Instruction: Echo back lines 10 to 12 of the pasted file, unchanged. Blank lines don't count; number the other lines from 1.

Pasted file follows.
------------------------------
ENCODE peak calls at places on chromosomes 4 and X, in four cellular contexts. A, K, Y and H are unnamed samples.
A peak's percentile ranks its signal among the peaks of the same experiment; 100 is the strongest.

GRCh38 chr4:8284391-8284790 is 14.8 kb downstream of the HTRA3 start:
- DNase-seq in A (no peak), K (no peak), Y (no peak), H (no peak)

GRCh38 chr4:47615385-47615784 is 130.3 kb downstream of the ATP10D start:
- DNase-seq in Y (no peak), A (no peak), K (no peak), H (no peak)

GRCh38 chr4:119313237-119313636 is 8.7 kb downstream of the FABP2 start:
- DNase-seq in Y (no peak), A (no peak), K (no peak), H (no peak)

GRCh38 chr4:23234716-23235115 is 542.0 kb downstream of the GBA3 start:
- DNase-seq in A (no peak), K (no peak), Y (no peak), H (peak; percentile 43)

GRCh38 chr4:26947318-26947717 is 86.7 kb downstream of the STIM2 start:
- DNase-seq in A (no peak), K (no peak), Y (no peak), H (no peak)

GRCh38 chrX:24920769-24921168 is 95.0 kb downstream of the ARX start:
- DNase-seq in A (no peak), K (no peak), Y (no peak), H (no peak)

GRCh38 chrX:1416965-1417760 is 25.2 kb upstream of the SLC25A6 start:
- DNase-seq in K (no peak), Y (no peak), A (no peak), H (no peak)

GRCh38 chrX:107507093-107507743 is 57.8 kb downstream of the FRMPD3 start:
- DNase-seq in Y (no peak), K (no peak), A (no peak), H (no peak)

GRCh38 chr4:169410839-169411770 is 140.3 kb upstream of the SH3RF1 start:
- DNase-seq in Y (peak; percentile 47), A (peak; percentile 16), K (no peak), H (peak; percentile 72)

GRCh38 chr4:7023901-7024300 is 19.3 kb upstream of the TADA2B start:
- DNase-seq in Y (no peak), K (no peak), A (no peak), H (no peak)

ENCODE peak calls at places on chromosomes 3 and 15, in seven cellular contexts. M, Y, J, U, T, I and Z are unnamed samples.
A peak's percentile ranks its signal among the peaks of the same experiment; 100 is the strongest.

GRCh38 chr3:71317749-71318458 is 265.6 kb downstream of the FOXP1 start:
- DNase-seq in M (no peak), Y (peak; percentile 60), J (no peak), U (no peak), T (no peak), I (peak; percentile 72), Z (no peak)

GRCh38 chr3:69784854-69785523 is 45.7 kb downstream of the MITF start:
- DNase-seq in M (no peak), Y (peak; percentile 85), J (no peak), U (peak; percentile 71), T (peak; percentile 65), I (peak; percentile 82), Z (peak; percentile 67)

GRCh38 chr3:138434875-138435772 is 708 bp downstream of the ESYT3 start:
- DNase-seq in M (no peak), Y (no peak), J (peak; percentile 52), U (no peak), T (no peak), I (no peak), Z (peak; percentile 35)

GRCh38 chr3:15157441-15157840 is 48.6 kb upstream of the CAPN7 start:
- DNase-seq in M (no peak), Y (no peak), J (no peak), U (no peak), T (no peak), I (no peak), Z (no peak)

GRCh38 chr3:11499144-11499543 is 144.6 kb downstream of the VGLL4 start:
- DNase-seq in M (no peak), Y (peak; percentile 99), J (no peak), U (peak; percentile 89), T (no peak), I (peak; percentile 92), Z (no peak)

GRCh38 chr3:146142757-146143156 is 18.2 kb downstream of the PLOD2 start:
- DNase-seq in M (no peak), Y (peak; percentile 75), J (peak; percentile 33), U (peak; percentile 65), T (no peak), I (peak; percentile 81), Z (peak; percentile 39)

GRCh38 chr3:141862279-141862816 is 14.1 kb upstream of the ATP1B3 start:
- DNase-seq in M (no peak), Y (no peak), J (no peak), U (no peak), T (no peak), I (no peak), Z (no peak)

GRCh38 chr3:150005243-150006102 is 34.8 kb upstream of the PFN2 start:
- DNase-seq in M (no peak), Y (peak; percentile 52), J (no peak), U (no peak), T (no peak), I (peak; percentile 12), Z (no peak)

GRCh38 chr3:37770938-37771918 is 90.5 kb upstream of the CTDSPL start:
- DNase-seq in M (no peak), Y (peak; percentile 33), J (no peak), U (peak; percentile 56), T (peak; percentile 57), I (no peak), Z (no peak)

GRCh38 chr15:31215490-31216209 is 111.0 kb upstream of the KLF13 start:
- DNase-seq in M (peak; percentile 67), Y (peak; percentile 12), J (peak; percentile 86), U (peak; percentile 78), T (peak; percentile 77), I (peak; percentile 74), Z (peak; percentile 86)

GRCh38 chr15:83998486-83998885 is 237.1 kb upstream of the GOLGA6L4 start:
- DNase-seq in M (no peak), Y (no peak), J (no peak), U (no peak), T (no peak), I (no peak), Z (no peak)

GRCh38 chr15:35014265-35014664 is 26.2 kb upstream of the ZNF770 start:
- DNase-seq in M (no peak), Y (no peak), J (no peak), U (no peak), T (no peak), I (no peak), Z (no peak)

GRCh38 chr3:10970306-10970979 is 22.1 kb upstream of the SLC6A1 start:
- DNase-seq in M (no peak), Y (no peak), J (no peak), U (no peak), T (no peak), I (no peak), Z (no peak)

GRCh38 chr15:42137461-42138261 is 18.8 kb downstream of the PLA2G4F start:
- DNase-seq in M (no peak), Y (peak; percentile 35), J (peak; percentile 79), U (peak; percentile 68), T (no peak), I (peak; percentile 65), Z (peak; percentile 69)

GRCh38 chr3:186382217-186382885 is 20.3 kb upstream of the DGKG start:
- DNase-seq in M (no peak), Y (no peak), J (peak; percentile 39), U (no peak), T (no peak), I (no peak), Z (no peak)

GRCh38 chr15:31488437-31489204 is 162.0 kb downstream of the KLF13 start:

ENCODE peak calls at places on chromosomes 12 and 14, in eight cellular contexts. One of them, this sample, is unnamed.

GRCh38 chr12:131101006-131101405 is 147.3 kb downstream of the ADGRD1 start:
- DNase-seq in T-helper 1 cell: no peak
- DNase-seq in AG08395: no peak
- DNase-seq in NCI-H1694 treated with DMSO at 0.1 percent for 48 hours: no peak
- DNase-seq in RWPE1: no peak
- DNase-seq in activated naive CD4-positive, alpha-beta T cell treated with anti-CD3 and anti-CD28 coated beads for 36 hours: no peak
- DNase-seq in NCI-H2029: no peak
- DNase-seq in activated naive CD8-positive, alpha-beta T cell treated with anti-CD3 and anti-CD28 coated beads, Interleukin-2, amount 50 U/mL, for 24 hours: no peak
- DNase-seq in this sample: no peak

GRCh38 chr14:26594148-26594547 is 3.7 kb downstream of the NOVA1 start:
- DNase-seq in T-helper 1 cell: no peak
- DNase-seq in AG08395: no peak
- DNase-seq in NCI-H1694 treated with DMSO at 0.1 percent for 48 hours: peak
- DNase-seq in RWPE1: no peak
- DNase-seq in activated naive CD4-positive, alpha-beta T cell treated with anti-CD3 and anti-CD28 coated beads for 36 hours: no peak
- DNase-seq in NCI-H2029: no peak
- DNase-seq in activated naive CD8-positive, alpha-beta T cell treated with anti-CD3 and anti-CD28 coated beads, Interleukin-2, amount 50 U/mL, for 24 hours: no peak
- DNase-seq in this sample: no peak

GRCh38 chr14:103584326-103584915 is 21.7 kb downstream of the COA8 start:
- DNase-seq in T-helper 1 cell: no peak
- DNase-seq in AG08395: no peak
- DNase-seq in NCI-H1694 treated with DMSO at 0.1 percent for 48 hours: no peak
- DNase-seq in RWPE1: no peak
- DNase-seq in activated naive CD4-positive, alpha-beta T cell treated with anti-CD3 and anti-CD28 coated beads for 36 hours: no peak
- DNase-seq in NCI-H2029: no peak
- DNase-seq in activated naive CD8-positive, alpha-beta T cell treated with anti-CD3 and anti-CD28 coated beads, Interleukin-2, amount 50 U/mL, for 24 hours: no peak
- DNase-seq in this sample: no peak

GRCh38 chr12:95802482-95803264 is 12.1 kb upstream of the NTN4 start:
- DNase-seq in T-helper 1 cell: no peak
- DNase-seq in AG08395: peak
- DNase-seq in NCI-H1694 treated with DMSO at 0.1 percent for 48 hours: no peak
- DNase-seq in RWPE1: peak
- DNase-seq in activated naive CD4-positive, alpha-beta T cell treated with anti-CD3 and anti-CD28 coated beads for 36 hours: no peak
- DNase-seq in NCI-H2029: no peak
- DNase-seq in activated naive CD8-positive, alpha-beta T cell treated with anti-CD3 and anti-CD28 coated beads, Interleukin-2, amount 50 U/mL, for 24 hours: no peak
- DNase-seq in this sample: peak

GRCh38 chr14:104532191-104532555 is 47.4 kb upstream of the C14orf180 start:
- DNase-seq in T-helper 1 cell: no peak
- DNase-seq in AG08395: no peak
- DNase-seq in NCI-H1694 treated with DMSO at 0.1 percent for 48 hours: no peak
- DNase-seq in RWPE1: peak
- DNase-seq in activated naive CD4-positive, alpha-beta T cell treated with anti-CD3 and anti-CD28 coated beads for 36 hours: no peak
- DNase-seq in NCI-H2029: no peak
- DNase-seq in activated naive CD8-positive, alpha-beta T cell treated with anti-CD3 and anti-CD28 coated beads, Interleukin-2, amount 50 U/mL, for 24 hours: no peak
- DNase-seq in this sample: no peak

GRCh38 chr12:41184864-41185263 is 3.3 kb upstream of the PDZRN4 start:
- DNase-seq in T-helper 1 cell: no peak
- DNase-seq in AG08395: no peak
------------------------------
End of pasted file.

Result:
- DNase-seq in A (no peak), K (no peak), Y (no peak), H (peak; percentile 43)

GRCh38 chr4:26947318-26947717 is 86.7 kb downstream of the STIM2 start:
- DNase-seq in A (no peak), K (no peak), Y (no peak), H (no peak)